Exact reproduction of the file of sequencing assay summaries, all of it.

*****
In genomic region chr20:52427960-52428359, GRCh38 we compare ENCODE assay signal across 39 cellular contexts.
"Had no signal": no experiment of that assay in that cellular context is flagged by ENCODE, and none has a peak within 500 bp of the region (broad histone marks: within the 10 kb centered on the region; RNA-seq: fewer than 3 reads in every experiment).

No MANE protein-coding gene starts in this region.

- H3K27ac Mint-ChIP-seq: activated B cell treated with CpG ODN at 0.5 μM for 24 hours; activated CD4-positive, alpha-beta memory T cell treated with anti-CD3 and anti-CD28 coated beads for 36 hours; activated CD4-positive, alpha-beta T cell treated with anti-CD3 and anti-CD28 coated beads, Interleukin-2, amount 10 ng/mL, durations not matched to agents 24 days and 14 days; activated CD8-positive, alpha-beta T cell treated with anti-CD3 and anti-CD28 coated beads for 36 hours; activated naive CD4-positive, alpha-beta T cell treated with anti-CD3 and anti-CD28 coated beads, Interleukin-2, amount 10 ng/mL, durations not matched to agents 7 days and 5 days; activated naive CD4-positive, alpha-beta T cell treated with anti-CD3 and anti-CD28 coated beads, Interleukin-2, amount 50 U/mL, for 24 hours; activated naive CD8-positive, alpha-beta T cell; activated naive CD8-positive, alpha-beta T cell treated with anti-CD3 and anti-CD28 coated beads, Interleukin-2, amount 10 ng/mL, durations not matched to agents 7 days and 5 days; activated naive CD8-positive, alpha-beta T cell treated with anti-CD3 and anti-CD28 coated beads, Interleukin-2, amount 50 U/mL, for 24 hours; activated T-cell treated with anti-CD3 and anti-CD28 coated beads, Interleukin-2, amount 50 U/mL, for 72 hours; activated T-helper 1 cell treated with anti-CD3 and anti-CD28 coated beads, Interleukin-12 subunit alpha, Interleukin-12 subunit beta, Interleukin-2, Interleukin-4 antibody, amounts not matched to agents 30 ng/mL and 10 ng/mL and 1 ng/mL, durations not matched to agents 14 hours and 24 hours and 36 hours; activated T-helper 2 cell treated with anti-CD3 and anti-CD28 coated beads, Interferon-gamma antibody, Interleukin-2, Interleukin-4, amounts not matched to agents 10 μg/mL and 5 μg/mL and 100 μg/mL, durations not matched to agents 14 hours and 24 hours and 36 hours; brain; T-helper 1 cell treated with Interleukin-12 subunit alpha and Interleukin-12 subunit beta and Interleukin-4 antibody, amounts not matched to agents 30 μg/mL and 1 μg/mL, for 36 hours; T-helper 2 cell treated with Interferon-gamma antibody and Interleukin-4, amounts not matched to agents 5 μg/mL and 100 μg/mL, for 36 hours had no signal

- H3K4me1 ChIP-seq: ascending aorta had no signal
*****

In genomic region chr20:52427960-52428359, GRCh38 we compare ENCODE assay signal across 39 cellular contexts.
"Had no signal": no experiment of that assay in that cellular context is flagged by ENCODE, and none has a peak within 500 bp of the region (broad histone marks: within the 10 kb centered on the region; RNA-seq: fewer than 3 reads in every experiment).

No MANE protein-coding gene starts in this region.

- H3K27ac Mint-ChIP-seq: activated B cell treated with CpG ODN at 0.5 μM for 24 hours; activated CD4-positive, alpha-beta memory T cell treated with anti-CD3 and anti-CD28 coated beads for 36 hours; activated CD4-positive, alpha-beta T cell treated with anti-CD3 and anti-CD28 coated beads, Interleukin-2, amount 10 ng/mL, durations not matched to agents 24 days and 14 days; activated CD8-positive, alpha-beta T cell treated with anti-CD3 and anti-CD28 coated beads for 36 hours; activated naive CD4-positive, alpha-beta T cell treated with anti-CD3 and anti-CD28 coated beads, Interleukin-2, amount 10 ng/mL, durations not matched to agents 7 days and 5 days; activated naive CD4-positive, alpha-beta T cell treated with anti-CD3 and anti-CD28 coated beads, Interleukin-2, amount 50 U/mL, for 24 hours; activated naive CD8-positive, alpha-beta T cell; activated naive CD8-positive, alpha-beta T cell treated with anti-CD3 and anti-CD28 coated beads, Interleukin-2, amount 10 ng/mL, durations not matched to agents 7 days and 5 days; activated naive CD8-positive, alpha-beta T cell treated with anti-CD3 and anti-CD28 coated beads, Interleukin-2, amount 50 U/mL, for 24 hours; activated T-cell treated with anti-CD3 and anti-CD28 coated beads, Interleukin-2, amount 50 U/mL, for 72 hours; activated T-helper 1 cell treated with anti-CD3 and anti-CD28 coated beads, Interleukin-12 subunit alpha, Interleukin-12 subunit beta, Interleukin-2, Interleukin-4 antibody, amounts not matched to agents 30 ng/mL and 10 ng/mL and 1 ng/mL, durations not matched to agents 14 hours and 24 hours and 36 hours; activated T-helper 2 cell treated with anti-CD3 and anti-CD28 coated beads, Interferon-gamma antibody, Interleukin-2, Interleukin-4, amounts not matched to agents 10 μg/mL and 5 μg/mL and 100 μg/mL, durations not matched to agents 14 hours and 24 hours and 36 hours; brain; T-helper 1 cell treated with Interleukin-12 subunit alpha and Interleukin-12 subunit beta and Interleukin-4 antibody, amounts not matched to agents 30 μg/mL and 1 μg/mL, for 36 hours; T-helper 2 cell treated with Interferon-gamma antibody and Interleukin-4, amounts not matched to agents 5 μg/mL and 100 μg/mL, for 36 hours had no signal

- H3K4me1 ChIP-seq: ascending aorta had no signal